Fairly or not, Eurospy films are generally regarded as cheap knock-offs of the James Bond movies. But there is cheap, and then there is cheap. Anyone who has actually watched a significant number of these films knows that there are a rare few that don’t appear cheap at all, and even glance — if barely — at the kind of production values seen in the 007 franchise. Others occupy a comfortable middle ground, and are able to succeed as long as their ambitions don’t outstrip their means. Then, of course, there are those on the other end of the spectrum that are so visibly poverty ridden that you almost wonder why the filmmakers even bothered.
On occasion, we here at Teleport City are accused of being, perhaps, not the most discerning of viewers, susceptible to pretty colors, flashing lights, and naked flesh that blind us to the fact that a movie might otherwise be one of the most atrocious pieces of crap ever made. Frustration can occur when someone looks to us, sees us shrug and go, “It seemed all right to me,” and takes that as a recommendation that eventually winds up with them writhing on the floor, clutching their head in agony as they succumb to the mind-melting wretchedness of a movie I thought wasn’t really all that bad. I can’t say I have done such things with a completely clear conscience. I may have mislead a few people into thinking the Star Wars Holiday Special was going to be hilariously awful instead of just regular ol’ boring awful. But for the most part, it’s true that I enjoy a lot of really terrible movies that I recognize other people probably should not watch. And the sad, sick thing is that I don’t enjoy these movies with any sense of ironic detachment or “so bad it’s good” emotional distance; I genuinely enjoy Treasure of the Four Crowns.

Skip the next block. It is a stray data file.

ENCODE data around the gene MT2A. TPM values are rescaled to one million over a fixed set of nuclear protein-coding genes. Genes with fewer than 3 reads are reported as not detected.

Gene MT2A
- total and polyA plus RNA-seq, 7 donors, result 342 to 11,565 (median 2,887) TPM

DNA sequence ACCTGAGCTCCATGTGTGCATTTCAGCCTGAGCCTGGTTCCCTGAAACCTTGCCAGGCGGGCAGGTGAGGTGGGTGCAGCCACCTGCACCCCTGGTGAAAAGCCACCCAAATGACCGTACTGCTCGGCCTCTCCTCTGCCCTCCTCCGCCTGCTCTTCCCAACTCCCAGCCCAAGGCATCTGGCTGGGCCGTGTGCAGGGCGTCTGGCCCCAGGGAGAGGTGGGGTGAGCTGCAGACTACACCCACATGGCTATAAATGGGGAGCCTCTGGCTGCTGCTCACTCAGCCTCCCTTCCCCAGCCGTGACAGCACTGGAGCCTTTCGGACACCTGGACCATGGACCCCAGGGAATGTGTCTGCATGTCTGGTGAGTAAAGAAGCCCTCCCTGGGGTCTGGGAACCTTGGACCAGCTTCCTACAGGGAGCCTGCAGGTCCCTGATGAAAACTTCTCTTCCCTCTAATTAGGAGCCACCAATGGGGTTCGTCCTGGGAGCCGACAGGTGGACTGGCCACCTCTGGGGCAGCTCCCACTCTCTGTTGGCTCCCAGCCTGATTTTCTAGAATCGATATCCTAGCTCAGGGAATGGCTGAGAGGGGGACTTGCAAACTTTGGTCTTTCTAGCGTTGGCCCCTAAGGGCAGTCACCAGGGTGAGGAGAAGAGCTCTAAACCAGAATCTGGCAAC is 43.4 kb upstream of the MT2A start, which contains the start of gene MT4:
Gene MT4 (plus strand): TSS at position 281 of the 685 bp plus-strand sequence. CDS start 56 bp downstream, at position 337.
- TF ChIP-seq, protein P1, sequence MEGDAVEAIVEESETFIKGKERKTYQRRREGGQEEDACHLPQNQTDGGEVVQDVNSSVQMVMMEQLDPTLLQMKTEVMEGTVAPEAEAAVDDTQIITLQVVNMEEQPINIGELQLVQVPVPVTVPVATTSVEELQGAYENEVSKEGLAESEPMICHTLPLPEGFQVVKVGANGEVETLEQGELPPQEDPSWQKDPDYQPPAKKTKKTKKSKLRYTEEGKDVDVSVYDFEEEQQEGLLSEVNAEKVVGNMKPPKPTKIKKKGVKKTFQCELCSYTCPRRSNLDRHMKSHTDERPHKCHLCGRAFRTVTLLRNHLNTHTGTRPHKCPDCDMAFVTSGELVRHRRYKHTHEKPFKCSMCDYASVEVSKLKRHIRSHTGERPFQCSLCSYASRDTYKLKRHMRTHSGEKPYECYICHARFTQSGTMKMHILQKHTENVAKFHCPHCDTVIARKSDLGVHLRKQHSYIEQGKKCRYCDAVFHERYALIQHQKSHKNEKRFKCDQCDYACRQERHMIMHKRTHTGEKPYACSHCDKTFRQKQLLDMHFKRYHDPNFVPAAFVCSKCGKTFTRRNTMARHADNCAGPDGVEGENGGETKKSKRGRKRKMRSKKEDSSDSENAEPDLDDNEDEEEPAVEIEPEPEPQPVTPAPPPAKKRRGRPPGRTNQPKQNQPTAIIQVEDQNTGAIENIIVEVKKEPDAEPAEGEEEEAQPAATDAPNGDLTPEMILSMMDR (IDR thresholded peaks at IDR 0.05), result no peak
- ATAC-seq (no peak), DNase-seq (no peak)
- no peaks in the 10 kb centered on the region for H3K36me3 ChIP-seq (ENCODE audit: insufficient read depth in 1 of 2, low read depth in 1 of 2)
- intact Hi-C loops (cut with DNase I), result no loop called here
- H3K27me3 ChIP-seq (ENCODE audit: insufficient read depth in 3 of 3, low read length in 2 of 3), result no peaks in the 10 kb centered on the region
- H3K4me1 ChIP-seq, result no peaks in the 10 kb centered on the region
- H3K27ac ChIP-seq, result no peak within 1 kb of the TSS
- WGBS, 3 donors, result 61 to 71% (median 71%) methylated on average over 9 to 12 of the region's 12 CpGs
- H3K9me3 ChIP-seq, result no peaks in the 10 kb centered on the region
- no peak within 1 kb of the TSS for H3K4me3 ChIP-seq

Like many people, I find that there are certain types of films that appeal so strongly to me on a conceptual level that I tend to cut them considerable slack when reviewing them. Often times, even the very worst of these films, like when Santo is old and fat and spends half the film driving a station wagon to the grocery store, muster enough of the elements I like to keep me satisfied. And one of my very favorite genres is the Eurospy film and the various offshoots and influenced tributaries — among them the Italian fumetti-inspired films. As we covered in some weird and convoluted fashion in our review of Kriminal and the three Turkish Kilink films, as well as Danger Diabolik, fumetti were saucy Italian comic books populated by sexy, violent anti-heroes and villains. Super-thief Diabolik became the flashpoint for a whole series of comics and related films that drew both from Diabolik and the James Bond movies. Diabolik himself was a throwback to the old pulp heroes like The Shadow, The Spider, and European counterparts like Fantomas — with a bit of Batman thrown in for good measure.